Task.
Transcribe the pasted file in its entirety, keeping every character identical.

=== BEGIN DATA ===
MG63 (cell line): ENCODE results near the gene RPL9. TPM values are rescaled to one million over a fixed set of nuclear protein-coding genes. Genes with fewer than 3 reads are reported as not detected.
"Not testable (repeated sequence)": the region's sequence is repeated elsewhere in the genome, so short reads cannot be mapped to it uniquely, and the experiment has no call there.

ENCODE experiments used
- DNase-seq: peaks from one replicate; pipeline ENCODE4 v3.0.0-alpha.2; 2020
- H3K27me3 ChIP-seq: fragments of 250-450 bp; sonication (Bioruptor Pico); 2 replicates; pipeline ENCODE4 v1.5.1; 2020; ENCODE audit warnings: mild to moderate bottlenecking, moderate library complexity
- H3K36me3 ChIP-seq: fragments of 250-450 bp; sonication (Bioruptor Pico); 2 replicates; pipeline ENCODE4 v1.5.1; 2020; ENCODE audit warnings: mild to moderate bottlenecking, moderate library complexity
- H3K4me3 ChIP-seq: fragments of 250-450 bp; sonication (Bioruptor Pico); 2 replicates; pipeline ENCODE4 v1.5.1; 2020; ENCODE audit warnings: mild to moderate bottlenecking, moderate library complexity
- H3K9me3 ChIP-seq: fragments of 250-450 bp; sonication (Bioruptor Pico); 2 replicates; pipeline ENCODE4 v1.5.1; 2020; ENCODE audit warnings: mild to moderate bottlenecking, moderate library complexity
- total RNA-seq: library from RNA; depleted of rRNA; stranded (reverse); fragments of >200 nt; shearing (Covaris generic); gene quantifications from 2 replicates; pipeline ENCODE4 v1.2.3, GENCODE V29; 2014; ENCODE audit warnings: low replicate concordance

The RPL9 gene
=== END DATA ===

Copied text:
MG63 (cell line): ENCODE results near the gene RPL9. TPM values are rescaled to one million over a fixed set of nuclear protein-coding genes. Genes with fewer than 3 reads are reported as not detected.
"Not testable (repeated sequence)": the region's sequence is repeated elsewhere in the genome, so short reads cannot be mapped to it uniquely, and the experiment has no call there.

ENCODE experiments used
- DNase-seq: peaks from one replicate; pipeline ENCODE4 v3.0.0-alpha.2; 2020
- H3K27me3 ChIP-seq: fragments of 250-450 bp; sonication (Bioruptor Pico); 2 replicates; pipeline ENCODE4 v1.5.1; 2020; ENCODE audit warnings: mild to moderate bottlenecking, moderate library complexity
- H3K36me3 ChIP-seq: fragments of 250-450 bp; sonication (Bioruptor Pico); 2 replicates; pipeline ENCODE4 v1.5.1; 2020; ENCODE audit warnings: mild to moderate bottlenecking, moderate library complexity
- H3K4me3 ChIP-seq: fragments of 250-450 bp; sonication (Bioruptor Pico); 2 replicates; pipeline ENCODE4 v1.5.1; 2020; ENCODE audit warnings: mild to moderate bottlenecking, moderate library complexity
- H3K9me3 ChIP-seq: fragments of 250-450 bp; sonication (Bioruptor Pico); 2 replicates; pipeline ENCODE4 v1.5.1; 2020; ENCODE audit warnings: mild to moderate bottlenecking, moderate library complexity
- total RNA-seq: library from RNA; depleted of rRNA; stranded (reverse); fragments of >200 nt; shearing (Covaris generic); gene quantifications from 2 replicates; pipeline ENCODE4 v1.2.3, GENCODE V29; 2014; ENCODE audit warnings: low replicate concordance

The RPL9 gene